Insurer wrongly uses litigation privilege

Insurer wrongly uses litigation privilege | Insurance Business

Insurer wrongly uses litigation privilege
An insurance company was found to have used litigation privilege incorrectly by the Office of the Privacy Commissioner, and had to pay compensation to the insured as a result.

The case, which does not name the insurer, was outlined on the Privacy Commissioner’s website to clarify when and how the litigation clause comes into effect.

It involved a woman who made a claim to her insurance company following a minor accident. The insurer asked a private investigator to interview the woman and witnesses, and prepare a report.

But when the woman asked for a copy of the report – under principle 6 of the Privacy Act, individuals are entitled to request and have access to personal information that is held by an agency - the insurance company refused, citing section 29(1)(f) of the Privacy Act, on the basis it would breach legal professional privilege.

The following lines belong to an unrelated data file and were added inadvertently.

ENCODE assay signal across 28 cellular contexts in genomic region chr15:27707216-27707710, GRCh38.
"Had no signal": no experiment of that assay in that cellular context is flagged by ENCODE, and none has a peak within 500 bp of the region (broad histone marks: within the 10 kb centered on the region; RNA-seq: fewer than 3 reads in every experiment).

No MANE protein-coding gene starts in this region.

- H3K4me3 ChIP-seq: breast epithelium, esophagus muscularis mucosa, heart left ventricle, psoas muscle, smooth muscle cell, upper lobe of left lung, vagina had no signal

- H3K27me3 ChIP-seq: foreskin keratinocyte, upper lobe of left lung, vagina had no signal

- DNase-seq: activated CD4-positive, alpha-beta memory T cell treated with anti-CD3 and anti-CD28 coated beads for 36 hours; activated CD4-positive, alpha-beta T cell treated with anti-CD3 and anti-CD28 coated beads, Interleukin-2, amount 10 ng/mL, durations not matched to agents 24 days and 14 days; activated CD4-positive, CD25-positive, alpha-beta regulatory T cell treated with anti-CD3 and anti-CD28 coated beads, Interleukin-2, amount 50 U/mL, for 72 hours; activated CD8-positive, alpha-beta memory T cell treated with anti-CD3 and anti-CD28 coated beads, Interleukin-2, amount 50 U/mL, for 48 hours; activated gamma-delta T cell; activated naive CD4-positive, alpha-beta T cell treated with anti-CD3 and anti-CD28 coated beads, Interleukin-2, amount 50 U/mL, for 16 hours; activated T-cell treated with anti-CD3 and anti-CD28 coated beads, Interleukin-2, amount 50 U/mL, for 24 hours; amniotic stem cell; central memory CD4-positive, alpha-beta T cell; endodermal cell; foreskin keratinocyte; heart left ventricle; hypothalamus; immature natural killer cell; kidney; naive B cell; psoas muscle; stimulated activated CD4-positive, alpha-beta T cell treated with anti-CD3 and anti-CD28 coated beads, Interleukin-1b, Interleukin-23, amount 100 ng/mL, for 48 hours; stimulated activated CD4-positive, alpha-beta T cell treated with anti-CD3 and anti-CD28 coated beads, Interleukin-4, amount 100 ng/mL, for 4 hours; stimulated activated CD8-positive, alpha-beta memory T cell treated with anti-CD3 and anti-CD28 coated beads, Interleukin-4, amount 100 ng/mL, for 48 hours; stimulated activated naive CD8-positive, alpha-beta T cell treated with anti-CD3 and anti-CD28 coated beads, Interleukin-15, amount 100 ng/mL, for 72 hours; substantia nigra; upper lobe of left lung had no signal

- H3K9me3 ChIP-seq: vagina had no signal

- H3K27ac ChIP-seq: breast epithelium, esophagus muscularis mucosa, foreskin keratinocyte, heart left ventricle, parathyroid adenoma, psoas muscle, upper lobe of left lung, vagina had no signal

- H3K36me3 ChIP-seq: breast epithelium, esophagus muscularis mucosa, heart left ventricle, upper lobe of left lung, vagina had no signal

Upon the Privacy Commissioner’s involvement in the case, it was pointed out that this section only applies if disclosure would breach legal professional privilege, something that occurs in three scenarios:
  • Lawyer-client communications
  • Communications between a lawyer and third parties, if made for the purpose of pending or contemplated litigation
  • Communications between the client and third parties, if made in order to obtain information to be submitted to the client’s lawyer for the purpose of obtaining advice upon pending or contemplated litigation.
The Commissioner did not believe that litigation was apparent at the time the report was prepared.

“The dominant purpose of the report was to set out details of the car accident and advise the insurance company on whether to accept the woman’s claim,” the Office said.

“There was no litigation contemplated at this early stage of the decision-making process.”

The insurance company agreed with this view and released a copy of the report to the woman, however the seven month delay in accessing the report caused the woman ongoing stress and anxiety.

Since the woman did not need to prove she suffered harm as a result of the delay in receiving the report, according to principle 6, the insurance company agreed to pay the woman financial compensation to resolve the complaint.